South Asia and child wasting – unravelling the conundrum
This is a summary of a Field Exchange field article that was included in issue 63 – a special edition on child wasting in South Asia. The original article was authored by Harriet Torlesse and Minh Tram Le.
Harriet Torlesse is Regional Advisor Nutrition at UNICEF Regional Office for South Asia (ROSA), Kathmandu, Nepal.
Minh Tram Le is Nutrition Specialist at UNICEF ROSA, Kathmandu, Nepal.
South Asia is the epicentre of the global wasting crisis. Prevalence rates of child wasting (14.8%) and severe wasting (4.5%) are double those of the next highest region of sub-Saharan Africa. However, responses by national governments and the development and humanitarian community have failed to achieve the necessary quality and scale; currently less than 5% of severely wasted children in South Asia access treatment. High child wasting rates and poor access to treatment have far-reaching consequences for child survival, growth and development. They also likely contribute to the higher stunting prevalence (33.2%) observed in South Asia than in any other region.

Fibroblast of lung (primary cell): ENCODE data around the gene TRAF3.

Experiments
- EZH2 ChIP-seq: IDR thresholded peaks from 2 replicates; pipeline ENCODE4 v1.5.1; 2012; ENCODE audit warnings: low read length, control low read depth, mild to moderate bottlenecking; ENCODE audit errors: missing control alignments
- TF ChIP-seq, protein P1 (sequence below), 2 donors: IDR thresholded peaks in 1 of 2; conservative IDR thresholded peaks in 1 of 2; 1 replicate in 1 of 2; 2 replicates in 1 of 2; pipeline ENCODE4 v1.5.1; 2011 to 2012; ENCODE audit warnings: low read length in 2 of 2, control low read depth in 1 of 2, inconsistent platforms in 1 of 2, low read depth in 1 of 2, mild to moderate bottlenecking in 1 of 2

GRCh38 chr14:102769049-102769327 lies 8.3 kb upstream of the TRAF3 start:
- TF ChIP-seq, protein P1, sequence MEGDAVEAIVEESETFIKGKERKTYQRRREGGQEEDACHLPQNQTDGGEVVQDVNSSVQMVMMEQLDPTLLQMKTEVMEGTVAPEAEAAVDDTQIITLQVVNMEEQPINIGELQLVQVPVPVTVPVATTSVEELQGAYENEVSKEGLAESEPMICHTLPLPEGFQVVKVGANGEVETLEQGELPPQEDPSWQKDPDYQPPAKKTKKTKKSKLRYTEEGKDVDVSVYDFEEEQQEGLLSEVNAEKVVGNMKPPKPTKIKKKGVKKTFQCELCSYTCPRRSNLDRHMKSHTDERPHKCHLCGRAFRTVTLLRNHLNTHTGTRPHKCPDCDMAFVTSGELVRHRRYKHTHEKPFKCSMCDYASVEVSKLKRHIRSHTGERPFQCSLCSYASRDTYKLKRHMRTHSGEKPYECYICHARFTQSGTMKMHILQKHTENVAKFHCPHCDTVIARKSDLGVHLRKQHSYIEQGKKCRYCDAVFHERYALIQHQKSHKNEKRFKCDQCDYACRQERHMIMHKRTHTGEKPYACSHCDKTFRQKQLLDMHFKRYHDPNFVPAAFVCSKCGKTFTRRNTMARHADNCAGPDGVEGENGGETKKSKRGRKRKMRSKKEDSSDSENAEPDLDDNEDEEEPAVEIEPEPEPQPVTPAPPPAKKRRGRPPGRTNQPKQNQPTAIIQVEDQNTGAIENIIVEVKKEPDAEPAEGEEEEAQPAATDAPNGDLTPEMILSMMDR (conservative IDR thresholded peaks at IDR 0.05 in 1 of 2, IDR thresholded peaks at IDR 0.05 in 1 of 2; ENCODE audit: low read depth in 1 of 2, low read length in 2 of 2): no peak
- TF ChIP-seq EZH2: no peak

In 2020, the COVID-19 pandemic posed a further threat to child nutrition in South Asia. Thus, there is a critical need to reframe the response to wasting in the region with a focus on context-specific drivers, barriers and bottlenecks to progress and to better the mobilisation of resources.
Child wasting in South Asia
Almost all wasted children in the region live in five countries: India, Pakistan, Bangladesh, Afghanistan and Nepal. The national wasting prevalence hovers just below 10% in Afghanistan, Bangladesh and the Maldives, exceeds 10% in Nepal and exceeds 15% in Pakistan, Sri Lanka and India. No country is on track to achieve the World Health Assembly target to maintain wasting below 5% by 2025 or below 3% by 2030.
Child wasting in South Asia has several unique characteristics including high levels of wasting in early life, prolonged periods of wasting in the first two years of life, high prevalence of concurrent stunting and wasting and relatively low post-neonatal mortality rates. High prevalence of low birth weight (LBW 27%) and wasting at birth, as well as high rates of thinness (body mass index <18.5 kg/m2) and short stature (height <145 cm) in women, suggest a strong link between maternal and early-life malnutrition in South Asia. The highest incidence of wasting in South Asia occurs in the first three months of life and children who experience wasting in their first six months are more likely to suffer wasting and stunting later on. These findings call for greater attention to wasting prevention at birth and during the first six months of life.